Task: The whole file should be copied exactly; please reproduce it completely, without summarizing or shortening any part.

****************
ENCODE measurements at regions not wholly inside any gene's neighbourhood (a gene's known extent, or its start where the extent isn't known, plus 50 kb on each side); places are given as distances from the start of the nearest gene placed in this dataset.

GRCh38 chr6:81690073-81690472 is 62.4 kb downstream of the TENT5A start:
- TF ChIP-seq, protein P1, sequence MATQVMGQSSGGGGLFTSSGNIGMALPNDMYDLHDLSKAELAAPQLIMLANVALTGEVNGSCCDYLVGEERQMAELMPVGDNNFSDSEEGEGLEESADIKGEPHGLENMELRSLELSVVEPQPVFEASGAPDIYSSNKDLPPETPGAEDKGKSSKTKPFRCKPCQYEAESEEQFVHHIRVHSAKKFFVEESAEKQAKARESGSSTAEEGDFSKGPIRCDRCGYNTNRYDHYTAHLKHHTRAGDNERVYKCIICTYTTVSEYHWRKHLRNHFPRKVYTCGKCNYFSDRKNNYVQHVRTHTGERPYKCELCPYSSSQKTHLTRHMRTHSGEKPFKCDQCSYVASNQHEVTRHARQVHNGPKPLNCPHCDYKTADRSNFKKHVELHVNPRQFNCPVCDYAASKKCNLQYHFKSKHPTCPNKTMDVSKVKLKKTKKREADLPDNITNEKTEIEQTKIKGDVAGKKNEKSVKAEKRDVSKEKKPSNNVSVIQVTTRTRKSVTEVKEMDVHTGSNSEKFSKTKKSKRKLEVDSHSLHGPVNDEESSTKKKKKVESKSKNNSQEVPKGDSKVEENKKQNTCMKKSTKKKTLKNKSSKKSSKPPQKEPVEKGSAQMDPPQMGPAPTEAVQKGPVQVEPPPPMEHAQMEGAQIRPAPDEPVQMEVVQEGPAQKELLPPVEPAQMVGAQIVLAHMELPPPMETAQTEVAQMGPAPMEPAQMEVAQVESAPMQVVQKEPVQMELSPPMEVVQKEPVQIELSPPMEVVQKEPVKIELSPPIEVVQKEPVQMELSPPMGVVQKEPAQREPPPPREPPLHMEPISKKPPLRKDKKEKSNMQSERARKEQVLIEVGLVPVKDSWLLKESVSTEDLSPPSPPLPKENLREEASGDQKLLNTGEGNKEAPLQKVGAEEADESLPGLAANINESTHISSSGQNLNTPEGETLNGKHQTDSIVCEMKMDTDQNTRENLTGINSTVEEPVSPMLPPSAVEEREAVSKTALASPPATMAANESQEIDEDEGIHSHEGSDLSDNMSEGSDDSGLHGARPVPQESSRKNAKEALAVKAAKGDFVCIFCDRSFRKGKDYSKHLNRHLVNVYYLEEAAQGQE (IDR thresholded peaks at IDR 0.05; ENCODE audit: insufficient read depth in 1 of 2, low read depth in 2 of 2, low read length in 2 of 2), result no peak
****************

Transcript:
ENCODE measurements at regions not wholly inside any gene's neighbourhood (a gene's known extent, or its start where the extent isn't known, plus 50 kb on each side); places are given as distances from the start of the nearest gene placed in this dataset.

GRCh38 chr6:81690073-81690472 is 62.4 kb downstream of the TENT5A start:
- TF ChIP-seq, protein P1, sequence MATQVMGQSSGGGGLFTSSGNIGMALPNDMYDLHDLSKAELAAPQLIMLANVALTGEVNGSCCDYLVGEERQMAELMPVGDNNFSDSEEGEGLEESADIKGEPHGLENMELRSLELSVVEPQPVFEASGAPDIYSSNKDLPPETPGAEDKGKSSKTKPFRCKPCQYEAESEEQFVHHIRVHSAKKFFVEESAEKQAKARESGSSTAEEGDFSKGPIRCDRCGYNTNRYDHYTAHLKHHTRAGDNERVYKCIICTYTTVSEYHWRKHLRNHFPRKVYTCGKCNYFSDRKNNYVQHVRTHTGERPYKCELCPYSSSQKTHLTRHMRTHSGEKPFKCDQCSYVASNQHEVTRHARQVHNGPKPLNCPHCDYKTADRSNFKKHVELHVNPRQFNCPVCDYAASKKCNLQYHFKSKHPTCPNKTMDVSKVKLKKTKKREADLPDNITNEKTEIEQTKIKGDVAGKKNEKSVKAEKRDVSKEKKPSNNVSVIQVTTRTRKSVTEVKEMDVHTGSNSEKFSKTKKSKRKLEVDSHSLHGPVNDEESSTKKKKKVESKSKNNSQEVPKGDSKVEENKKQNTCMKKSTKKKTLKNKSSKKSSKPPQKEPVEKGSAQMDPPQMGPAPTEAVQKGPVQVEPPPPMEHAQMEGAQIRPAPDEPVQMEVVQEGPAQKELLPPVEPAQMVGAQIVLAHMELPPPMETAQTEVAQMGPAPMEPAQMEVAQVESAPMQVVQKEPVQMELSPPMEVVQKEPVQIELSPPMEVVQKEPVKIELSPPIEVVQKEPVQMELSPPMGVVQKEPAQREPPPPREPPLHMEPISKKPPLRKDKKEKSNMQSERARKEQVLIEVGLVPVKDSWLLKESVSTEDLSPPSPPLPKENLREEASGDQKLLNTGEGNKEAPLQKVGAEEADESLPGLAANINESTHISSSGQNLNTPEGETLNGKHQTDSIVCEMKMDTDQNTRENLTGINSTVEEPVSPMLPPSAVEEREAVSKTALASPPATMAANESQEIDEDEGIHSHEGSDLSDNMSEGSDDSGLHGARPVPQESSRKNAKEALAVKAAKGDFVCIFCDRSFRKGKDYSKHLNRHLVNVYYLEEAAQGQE (IDR thresholded peaks at IDR 0.05; ENCODE audit: insufficient read depth in 1 of 2, low read depth in 2 of 2, low read length in 2 of 2), result no peak